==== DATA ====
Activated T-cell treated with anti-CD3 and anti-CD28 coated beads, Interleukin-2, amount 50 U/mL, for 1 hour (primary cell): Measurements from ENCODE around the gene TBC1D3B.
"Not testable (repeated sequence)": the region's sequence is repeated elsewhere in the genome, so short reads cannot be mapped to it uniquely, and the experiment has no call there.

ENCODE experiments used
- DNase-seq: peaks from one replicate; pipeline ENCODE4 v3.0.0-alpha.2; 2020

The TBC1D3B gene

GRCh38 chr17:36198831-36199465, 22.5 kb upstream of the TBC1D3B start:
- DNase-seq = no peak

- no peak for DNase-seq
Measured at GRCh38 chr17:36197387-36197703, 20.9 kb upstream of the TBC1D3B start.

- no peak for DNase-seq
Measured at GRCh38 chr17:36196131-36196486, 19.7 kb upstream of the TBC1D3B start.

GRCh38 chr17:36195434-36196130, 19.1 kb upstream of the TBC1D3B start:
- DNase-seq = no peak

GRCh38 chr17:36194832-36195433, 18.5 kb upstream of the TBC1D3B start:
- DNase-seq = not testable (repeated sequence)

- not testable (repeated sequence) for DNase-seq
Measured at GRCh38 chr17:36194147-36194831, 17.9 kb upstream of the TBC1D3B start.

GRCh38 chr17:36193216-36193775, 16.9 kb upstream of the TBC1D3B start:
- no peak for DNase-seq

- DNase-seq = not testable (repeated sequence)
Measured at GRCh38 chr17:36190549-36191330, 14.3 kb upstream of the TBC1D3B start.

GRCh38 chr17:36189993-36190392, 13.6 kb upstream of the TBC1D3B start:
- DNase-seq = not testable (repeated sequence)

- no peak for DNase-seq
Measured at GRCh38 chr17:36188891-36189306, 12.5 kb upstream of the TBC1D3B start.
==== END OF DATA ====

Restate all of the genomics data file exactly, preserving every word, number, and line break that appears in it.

Activated T-cell treated with anti-CD3 and anti-CD28 coated beads, Interleukin-2, amount 50 U/mL, for 1 hour (primary cell): Measurements from ENCODE around the gene TBC1D3B.
"Not testable (repeated sequence)": the region's sequence is repeated elsewhere in the genome, so short reads cannot be mapped to it uniquely, and the experiment has no call there.

ENCODE experiments used
- DNase-seq: peaks from one replicate; pipeline ENCODE4 v3.0.0-alpha.2; 2020

The TBC1D3B gene

GRCh38 chr17:36198831-36199465, 22.5 kb upstream of the TBC1D3B start:
- DNase-seq = no peak

- no peak for DNase-seq
Measured at GRCh38 chr17:36197387-36197703, 20.9 kb upstream of the TBC1D3B start.

- no peak for DNase-seq
Measured at GRCh38 chr17:36196131-36196486, 19.7 kb upstream of the TBC1D3B start.

GRCh38 chr17:36195434-36196130, 19.1 kb upstream of the TBC1D3B start:
- DNase-seq = no peak

GRCh38 chr17:36194832-36195433, 18.5 kb upstream of the TBC1D3B start:
- DNase-seq = not testable (repeated sequence)

- not testable (repeated sequence) for DNase-seq
Measured at GRCh38 chr17:36194147-36194831, 17.9 kb upstream of the TBC1D3B start.

GRCh38 chr17:36193216-36193775, 16.9 kb upstream of the TBC1D3B start:
- no peak for DNase-seq

- DNase-seq = not testable (repeated sequence)
Measured at GRCh38 chr17:36190549-36191330, 14.3 kb upstream of the TBC1D3B start.

GRCh38 chr17:36189993-36190392, 13.6 kb upstream of the TBC1D3B start:
- DNase-seq = not testable (repeated sequence)

- no peak for DNase-seq
Measured at GRCh38 chr17:36188891-36189306, 12.5 kb upstream of the TBC1D3B start.